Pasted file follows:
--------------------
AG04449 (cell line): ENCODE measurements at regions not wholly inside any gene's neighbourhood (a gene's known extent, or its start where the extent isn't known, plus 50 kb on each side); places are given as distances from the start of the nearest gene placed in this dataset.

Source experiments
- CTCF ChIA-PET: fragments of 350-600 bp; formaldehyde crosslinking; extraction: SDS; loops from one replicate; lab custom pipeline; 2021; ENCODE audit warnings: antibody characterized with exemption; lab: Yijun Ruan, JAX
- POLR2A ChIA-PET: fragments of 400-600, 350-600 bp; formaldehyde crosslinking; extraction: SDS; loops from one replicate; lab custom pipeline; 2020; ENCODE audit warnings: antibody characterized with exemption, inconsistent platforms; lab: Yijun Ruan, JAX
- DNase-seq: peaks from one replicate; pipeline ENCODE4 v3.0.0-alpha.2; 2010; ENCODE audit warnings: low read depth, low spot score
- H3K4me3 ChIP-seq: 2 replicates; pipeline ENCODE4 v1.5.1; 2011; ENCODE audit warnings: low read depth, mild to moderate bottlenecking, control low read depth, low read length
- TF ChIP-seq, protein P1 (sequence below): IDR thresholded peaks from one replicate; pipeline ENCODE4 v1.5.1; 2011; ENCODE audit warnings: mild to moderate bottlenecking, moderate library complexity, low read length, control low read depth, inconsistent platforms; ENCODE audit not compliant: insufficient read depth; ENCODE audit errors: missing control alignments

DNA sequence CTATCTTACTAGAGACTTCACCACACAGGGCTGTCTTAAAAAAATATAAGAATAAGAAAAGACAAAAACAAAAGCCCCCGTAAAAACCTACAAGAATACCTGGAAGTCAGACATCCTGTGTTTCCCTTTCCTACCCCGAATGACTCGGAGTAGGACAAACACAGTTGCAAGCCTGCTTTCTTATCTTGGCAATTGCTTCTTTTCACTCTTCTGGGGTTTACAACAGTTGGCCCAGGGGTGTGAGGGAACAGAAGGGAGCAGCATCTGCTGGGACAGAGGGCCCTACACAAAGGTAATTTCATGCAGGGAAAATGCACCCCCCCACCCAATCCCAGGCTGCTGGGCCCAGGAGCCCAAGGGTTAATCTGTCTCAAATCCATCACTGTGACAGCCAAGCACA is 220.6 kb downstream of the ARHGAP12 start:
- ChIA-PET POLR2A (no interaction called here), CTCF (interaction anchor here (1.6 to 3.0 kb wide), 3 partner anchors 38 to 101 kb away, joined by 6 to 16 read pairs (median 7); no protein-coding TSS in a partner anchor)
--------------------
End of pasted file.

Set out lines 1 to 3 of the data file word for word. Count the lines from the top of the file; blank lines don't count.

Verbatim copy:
AG04449 (cell line): ENCODE measurements at regions not wholly inside any gene's neighbourhood (a gene's known extent, or its start where the extent isn't known, plus 50 kb on each side); places are given as distances from the start of the nearest gene placed in this dataset.

Source experiments
- CTCF ChIA-PET: fragments of 350-600 bp; formaldehyde crosslinking; extraction: SDS; loops from one replicate; lab custom pipeline; 2021; ENCODE audit warnings: antibody characterized with exemption; lab: Yijun Ruan, JAX